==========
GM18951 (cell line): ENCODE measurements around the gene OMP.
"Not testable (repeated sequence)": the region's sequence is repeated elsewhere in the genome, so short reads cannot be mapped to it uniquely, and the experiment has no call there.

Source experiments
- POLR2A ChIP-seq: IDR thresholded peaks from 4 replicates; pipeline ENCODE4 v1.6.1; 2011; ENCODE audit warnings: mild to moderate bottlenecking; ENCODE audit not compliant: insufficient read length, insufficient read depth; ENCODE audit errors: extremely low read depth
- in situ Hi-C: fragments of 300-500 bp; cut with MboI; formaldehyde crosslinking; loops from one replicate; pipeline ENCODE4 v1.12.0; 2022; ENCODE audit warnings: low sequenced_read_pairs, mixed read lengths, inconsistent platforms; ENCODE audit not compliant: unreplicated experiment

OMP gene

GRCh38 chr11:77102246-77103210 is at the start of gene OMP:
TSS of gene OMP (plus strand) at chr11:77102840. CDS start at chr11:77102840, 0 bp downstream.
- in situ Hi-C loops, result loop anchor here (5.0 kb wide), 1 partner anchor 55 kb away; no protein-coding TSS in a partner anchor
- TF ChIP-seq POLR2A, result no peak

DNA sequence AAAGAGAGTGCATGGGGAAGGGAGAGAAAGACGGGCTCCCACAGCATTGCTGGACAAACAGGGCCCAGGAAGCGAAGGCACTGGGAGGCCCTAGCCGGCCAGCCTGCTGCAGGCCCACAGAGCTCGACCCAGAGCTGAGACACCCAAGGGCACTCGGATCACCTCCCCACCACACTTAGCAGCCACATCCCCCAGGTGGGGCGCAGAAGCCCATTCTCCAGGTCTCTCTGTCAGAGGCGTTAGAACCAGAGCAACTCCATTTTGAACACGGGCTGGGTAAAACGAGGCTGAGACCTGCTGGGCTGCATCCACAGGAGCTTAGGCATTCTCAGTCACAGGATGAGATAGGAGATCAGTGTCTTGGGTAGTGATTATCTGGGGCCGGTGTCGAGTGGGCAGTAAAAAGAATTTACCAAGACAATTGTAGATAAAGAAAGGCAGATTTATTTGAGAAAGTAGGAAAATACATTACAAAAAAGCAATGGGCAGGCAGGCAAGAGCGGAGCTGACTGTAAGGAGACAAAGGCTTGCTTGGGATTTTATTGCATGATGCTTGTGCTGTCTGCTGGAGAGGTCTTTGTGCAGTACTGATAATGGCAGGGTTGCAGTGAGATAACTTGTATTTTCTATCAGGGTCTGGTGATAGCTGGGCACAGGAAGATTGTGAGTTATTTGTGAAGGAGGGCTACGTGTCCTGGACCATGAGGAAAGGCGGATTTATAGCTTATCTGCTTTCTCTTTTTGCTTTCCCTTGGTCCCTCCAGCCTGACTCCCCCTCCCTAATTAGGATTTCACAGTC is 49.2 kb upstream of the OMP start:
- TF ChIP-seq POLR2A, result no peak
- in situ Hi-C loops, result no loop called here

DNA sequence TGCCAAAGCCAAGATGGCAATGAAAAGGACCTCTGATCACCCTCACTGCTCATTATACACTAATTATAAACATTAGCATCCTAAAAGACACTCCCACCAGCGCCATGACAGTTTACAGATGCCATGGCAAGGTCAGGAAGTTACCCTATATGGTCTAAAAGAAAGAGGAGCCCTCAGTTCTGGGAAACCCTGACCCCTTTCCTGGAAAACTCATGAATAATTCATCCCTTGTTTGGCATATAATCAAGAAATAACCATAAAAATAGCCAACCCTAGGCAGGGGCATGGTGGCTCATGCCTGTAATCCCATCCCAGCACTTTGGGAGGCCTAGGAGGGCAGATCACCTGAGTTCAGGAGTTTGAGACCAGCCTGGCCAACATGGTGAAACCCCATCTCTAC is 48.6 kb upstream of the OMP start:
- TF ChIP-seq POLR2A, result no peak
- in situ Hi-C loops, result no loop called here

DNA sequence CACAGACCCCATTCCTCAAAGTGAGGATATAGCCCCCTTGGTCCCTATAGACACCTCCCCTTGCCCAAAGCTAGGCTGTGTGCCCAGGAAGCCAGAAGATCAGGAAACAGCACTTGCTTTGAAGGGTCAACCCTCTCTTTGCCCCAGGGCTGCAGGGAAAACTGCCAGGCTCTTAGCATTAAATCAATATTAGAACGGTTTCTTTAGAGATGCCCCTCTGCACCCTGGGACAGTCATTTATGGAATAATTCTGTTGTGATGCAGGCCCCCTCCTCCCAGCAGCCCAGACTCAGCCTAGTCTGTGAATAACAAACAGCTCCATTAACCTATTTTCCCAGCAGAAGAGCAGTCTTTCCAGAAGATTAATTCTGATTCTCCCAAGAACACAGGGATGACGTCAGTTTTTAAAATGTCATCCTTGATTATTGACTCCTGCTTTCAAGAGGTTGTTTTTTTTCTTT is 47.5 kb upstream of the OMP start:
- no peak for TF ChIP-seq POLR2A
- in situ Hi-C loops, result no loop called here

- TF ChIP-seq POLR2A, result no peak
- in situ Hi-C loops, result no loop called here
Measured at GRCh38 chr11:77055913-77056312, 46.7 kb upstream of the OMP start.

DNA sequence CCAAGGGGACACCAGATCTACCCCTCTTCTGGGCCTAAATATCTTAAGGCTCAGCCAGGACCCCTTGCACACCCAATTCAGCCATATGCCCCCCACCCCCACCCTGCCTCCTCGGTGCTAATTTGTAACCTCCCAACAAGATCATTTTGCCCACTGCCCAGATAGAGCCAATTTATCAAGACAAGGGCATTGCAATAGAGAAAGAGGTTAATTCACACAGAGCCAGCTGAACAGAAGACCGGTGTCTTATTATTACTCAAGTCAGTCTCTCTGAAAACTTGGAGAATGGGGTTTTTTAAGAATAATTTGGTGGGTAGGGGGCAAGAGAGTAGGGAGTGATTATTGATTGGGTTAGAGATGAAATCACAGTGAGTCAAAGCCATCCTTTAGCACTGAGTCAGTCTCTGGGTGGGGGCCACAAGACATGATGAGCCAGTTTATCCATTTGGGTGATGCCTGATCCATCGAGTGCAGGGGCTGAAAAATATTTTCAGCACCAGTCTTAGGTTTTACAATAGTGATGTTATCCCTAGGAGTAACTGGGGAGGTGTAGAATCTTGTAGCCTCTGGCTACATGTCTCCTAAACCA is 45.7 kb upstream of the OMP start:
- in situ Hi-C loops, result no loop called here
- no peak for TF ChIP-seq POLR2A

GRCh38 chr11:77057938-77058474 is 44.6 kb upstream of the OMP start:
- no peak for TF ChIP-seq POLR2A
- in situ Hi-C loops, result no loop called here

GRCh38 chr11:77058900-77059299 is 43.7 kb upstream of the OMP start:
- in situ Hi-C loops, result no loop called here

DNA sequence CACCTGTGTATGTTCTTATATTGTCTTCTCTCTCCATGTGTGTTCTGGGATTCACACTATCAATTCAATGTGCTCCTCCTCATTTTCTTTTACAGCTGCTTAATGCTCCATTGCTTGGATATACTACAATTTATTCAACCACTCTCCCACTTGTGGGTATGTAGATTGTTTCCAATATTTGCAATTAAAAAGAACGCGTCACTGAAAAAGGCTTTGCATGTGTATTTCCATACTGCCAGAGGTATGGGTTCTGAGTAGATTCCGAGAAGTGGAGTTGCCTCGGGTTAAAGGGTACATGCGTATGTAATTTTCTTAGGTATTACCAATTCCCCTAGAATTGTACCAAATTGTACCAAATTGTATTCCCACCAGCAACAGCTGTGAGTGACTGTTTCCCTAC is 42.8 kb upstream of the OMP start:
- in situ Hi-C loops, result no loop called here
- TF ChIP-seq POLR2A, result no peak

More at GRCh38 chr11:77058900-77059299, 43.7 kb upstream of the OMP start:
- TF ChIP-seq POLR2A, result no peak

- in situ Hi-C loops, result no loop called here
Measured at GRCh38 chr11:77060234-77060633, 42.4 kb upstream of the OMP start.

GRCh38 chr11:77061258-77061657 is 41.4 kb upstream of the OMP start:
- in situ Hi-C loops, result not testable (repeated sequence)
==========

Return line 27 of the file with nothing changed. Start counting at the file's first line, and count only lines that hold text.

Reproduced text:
- no peak for TF ChIP-seq POLR2A